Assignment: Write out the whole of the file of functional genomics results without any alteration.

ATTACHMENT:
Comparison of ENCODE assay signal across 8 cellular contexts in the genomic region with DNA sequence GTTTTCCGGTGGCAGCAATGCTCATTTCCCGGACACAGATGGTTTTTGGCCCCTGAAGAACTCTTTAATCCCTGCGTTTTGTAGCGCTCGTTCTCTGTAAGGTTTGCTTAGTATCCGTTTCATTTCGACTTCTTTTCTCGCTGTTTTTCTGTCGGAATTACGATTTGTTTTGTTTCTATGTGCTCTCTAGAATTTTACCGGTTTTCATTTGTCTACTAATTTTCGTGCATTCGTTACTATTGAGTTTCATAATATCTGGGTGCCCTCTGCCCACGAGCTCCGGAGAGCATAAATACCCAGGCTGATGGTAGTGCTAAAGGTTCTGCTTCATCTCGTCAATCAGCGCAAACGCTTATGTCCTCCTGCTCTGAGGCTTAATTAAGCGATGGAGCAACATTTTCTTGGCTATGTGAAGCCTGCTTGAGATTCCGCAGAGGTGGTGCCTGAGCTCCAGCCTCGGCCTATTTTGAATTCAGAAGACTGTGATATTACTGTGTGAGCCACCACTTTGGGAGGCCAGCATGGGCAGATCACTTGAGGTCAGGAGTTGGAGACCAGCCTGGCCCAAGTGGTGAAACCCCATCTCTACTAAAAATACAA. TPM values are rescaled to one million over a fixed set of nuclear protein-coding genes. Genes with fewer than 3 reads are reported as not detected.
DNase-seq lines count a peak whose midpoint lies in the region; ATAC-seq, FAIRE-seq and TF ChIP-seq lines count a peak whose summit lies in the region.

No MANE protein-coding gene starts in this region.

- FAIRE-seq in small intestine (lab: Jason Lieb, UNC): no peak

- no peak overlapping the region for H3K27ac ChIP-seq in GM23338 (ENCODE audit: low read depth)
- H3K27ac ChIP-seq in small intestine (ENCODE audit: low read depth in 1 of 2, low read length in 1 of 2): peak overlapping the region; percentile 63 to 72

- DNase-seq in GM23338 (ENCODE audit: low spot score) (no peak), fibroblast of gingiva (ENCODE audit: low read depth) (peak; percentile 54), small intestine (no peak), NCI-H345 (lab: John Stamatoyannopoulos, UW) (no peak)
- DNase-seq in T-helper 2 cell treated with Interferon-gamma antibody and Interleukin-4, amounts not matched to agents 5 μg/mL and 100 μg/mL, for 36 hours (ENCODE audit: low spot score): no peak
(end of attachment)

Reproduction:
Comparison of ENCODE assay signal across 8 cellular contexts in the genomic region with DNA sequence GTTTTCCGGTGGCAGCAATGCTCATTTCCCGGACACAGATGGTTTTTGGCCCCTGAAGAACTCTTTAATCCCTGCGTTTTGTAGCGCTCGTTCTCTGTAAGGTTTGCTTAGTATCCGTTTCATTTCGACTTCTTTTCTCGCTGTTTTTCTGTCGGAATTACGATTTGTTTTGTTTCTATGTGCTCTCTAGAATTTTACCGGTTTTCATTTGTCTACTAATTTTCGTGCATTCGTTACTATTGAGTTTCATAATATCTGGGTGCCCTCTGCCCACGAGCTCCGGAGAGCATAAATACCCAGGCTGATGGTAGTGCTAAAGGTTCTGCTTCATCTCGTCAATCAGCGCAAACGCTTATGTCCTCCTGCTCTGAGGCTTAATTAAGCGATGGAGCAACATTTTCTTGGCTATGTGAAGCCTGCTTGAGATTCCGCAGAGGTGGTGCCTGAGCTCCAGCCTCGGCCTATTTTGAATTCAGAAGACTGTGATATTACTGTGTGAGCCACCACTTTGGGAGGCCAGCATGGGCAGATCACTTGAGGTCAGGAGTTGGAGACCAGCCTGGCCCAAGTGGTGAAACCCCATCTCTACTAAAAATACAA. TPM values are rescaled to one million over a fixed set of nuclear protein-coding genes. Genes with fewer than 3 reads are reported as not detected.
DNase-seq lines count a peak whose midpoint lies in the region; ATAC-seq, FAIRE-seq and TF ChIP-seq lines count a peak whose summit lies in the region.

No MANE protein-coding gene starts in this region.

- FAIRE-seq in small intestine (lab: Jason Lieb, UNC): no peak

- no peak overlapping the region for H3K27ac ChIP-seq in GM23338 (ENCODE audit: low read depth)
- H3K27ac ChIP-seq in small intestine (ENCODE audit: low read depth in 1 of 2, low read length in 1 of 2): peak overlapping the region; percentile 63 to 72

- DNase-seq in GM23338 (ENCODE audit: low spot score) (no peak), fibroblast of gingiva (ENCODE audit: low read depth) (peak; percentile 54), small intestine (no peak), NCI-H345 (lab: John Stamatoyannopoulos, UW) (no peak)
- DNase-seq in T-helper 2 cell treated with Interferon-gamma antibody and Interleukin-4, amounts not matched to agents 5 μg/mL and 100 μg/mL, for 36 hours (ENCODE audit: low spot score): no peak